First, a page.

One Hundred Years of Virology (1992)
Lustig and Levine
Mayer’s experiment of inoculating healthy plants with the juice extracted by grinding up leaves from diseased plants was the first experimental transmission of a viral disease in plants.
... Thus, TMV played a key role in the origins of virology. In a small series of steps from Mayer to Ivanovsky to Beijerinck, the concept of a filterable agent, too small to observe in the light microscope but able to cause disease by multiplying in living cells and tissue, was bom.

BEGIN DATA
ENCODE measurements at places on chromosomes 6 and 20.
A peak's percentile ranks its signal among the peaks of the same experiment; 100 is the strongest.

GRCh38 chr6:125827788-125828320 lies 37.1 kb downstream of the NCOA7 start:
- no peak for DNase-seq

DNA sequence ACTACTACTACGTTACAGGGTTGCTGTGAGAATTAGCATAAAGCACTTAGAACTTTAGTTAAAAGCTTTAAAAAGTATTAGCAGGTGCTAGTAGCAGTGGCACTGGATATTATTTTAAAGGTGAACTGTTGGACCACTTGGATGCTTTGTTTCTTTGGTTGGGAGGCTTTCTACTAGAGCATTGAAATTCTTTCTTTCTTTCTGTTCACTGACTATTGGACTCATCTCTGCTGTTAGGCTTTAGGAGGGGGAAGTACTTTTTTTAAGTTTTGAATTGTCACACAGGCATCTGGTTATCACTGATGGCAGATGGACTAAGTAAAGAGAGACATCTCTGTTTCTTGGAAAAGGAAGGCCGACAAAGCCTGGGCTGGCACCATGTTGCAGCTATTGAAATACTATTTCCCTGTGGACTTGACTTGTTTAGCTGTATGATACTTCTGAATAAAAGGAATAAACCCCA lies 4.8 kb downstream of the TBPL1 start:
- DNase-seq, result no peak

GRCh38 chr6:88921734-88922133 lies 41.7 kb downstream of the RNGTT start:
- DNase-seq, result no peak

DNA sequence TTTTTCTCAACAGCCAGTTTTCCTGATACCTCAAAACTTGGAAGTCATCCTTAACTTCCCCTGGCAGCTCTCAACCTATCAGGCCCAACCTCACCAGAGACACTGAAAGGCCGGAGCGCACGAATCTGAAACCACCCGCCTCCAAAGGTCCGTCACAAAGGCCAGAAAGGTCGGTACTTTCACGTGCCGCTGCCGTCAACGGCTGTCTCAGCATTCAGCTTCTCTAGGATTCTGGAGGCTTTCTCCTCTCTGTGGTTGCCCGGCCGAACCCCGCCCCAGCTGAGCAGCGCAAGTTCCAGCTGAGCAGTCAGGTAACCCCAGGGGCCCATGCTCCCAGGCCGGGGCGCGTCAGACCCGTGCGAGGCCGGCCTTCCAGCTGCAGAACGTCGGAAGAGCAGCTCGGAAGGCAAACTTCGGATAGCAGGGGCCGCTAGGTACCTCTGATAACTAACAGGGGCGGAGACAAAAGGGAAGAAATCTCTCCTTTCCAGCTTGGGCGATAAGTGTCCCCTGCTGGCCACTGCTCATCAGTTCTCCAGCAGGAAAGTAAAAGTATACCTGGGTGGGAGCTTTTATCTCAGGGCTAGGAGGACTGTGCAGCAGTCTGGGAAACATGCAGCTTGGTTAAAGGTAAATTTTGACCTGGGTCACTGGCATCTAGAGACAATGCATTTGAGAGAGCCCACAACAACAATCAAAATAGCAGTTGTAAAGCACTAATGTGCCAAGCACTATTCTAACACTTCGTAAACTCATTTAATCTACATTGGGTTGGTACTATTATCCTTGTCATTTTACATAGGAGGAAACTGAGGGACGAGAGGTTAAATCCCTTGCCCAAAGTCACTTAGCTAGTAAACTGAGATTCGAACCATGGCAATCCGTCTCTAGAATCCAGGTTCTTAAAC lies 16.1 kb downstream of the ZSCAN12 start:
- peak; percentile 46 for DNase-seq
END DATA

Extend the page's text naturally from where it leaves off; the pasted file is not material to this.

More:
... The crystalization of TMV by Wendell Stanley in 1935 (16) brought the infectious agent into the world of the chemists, and the clear demonstrations of protein and RNA components of TMV by Bawden and Pirie in 1936 (1, 2) were followed by the first “visualization” of a virus by X-ray crystallography (4). The rods of constant diameter aligned in a hexagonal array contained RNA and protein, and this was the earliest view of a virus along with the first electron micrographs in Germany in 1939 (12). The genome of TMV was first used in 1956 to prove that infectious or genetic information could be stored in RNA molecules (8, 9), and the concept of self-assembly with an infectious virus was pioneered by using TMV RNA and coat protein (5).